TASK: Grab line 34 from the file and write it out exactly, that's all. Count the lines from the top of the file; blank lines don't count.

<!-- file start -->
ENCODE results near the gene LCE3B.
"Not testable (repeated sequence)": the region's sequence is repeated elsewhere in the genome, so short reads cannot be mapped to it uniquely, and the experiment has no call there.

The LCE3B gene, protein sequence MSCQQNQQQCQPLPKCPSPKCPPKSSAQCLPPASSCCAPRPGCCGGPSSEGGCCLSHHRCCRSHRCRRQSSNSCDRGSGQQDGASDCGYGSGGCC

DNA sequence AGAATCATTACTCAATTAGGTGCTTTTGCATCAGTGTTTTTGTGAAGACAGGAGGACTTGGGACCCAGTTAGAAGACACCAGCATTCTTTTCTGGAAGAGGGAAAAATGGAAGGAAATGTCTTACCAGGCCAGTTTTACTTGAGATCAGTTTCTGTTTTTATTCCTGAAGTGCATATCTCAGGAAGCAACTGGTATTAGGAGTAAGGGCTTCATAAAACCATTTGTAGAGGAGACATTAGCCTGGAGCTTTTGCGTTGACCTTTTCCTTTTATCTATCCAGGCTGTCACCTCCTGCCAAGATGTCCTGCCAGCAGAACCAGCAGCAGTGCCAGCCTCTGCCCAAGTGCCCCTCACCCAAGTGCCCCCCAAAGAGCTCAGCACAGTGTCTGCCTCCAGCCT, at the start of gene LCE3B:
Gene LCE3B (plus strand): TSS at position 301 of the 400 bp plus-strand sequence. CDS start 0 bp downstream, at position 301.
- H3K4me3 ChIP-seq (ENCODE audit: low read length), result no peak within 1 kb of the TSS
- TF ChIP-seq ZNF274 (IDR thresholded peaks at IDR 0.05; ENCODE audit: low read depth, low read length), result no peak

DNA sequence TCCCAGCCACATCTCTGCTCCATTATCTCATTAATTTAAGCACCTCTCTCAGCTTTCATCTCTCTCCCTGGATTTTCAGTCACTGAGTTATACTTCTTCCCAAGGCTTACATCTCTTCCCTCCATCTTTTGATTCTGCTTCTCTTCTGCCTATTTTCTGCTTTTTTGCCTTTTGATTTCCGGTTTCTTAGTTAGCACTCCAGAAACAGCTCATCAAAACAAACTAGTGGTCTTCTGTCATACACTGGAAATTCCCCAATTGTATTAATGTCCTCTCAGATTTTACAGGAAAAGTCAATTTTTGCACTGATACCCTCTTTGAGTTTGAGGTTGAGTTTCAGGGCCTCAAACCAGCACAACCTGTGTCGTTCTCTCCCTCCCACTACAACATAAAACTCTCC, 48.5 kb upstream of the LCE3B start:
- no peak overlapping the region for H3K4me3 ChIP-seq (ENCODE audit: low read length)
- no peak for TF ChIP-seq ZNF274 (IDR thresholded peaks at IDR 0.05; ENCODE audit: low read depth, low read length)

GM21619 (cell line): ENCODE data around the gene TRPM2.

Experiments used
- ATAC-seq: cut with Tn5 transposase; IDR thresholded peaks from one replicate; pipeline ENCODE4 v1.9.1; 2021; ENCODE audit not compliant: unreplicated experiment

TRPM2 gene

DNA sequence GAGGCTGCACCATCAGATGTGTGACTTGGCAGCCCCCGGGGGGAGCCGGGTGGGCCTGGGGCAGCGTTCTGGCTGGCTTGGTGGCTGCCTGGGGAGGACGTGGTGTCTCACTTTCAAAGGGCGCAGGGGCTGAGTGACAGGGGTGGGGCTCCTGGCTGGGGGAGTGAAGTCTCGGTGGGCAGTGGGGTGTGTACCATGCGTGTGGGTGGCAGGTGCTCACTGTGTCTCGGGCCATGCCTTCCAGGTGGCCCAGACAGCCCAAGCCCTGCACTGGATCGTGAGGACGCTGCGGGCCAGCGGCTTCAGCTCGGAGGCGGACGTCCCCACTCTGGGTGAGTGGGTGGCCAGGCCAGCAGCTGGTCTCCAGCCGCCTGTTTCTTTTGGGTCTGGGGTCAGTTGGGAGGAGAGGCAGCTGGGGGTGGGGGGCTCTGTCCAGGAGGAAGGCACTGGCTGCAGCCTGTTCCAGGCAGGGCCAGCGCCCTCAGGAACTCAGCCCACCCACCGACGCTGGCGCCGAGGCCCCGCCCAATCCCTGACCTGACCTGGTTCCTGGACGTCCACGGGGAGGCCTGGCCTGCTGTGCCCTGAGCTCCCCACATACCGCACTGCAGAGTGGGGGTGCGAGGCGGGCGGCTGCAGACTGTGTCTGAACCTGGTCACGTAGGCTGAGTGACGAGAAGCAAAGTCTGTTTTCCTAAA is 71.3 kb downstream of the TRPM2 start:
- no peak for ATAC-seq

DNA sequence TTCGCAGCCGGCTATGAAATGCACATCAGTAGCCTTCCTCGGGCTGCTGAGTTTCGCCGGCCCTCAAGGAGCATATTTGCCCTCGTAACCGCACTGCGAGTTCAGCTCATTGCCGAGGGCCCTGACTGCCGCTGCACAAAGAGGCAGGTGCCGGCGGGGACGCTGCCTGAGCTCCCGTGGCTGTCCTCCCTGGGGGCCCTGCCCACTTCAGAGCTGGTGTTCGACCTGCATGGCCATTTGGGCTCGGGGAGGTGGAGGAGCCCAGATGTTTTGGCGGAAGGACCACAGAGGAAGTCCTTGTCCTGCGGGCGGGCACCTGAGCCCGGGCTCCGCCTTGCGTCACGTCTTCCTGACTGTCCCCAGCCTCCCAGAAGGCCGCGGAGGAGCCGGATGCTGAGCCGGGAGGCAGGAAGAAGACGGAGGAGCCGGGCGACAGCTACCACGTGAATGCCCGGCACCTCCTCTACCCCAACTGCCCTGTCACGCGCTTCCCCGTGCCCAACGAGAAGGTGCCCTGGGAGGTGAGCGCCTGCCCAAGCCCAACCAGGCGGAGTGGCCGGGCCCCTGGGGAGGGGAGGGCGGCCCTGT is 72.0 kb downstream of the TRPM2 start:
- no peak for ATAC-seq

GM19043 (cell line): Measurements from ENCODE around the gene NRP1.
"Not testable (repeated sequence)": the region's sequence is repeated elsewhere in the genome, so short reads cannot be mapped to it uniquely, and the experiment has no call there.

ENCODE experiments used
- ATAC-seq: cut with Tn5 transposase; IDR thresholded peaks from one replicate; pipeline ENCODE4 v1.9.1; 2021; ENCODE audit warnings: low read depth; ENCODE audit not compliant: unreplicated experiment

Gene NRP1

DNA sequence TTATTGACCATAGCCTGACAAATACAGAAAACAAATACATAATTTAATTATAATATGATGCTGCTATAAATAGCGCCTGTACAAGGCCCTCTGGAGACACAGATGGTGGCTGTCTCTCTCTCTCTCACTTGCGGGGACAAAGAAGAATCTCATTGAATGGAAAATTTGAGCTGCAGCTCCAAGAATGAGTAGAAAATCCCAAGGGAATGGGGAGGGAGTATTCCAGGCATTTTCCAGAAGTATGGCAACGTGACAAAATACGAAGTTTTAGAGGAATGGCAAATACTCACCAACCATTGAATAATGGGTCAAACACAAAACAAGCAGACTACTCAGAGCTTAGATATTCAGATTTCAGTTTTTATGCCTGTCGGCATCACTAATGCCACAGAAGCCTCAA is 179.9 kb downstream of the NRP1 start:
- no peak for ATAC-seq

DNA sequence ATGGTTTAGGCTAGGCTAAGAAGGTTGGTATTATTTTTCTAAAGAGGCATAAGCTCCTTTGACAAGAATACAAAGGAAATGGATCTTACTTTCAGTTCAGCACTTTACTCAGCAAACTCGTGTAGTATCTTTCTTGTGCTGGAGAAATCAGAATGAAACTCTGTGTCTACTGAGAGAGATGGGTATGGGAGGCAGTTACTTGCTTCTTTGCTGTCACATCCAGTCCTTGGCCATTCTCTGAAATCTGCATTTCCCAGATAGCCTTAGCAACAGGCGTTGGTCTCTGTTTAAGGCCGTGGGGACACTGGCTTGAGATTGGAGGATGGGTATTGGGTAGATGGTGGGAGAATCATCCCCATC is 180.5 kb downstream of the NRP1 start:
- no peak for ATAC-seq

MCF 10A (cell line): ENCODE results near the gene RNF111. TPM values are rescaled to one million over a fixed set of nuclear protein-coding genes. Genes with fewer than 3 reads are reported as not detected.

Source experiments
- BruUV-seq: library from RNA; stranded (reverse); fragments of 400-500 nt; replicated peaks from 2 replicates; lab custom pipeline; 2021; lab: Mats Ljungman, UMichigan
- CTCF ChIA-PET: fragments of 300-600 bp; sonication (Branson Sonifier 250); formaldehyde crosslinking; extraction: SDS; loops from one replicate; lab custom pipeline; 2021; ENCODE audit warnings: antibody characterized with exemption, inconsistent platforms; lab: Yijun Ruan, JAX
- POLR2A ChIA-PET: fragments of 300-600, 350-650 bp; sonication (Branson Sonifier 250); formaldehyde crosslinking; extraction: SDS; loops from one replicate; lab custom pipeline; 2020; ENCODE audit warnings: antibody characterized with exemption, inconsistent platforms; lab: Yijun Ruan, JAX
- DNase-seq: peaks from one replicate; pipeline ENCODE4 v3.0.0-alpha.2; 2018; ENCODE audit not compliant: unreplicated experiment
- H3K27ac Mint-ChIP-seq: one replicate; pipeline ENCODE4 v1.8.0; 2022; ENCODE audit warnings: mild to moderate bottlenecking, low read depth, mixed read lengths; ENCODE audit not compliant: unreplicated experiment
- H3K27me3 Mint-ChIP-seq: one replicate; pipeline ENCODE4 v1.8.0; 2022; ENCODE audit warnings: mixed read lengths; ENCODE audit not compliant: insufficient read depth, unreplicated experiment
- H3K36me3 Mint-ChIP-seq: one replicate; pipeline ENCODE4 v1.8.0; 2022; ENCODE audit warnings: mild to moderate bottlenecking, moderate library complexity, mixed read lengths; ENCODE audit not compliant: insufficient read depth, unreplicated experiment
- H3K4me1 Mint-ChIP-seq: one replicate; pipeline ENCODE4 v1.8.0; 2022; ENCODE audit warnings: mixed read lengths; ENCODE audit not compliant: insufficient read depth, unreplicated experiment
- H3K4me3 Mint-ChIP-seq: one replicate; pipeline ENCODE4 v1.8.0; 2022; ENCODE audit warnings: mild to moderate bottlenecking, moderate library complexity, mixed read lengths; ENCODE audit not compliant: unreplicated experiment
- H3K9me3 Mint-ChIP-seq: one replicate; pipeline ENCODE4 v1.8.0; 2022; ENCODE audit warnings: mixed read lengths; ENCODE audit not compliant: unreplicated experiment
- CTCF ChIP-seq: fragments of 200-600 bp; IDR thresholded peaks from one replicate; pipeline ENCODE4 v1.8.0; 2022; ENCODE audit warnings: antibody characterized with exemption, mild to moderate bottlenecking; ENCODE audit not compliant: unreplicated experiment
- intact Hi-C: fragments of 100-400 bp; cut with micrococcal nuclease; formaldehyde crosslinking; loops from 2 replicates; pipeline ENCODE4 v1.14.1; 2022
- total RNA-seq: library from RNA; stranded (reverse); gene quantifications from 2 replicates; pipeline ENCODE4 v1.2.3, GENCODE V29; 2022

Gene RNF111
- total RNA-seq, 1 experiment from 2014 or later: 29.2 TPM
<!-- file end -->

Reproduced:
- H3K27ac Mint-ChIP-seq: one replicate; pipeline ENCODE4 v1.8.0; 2022; ENCODE audit warnings: mild to moderate bottlenecking, low read depth, mixed read lengths; ENCODE audit not compliant: unreplicated experiment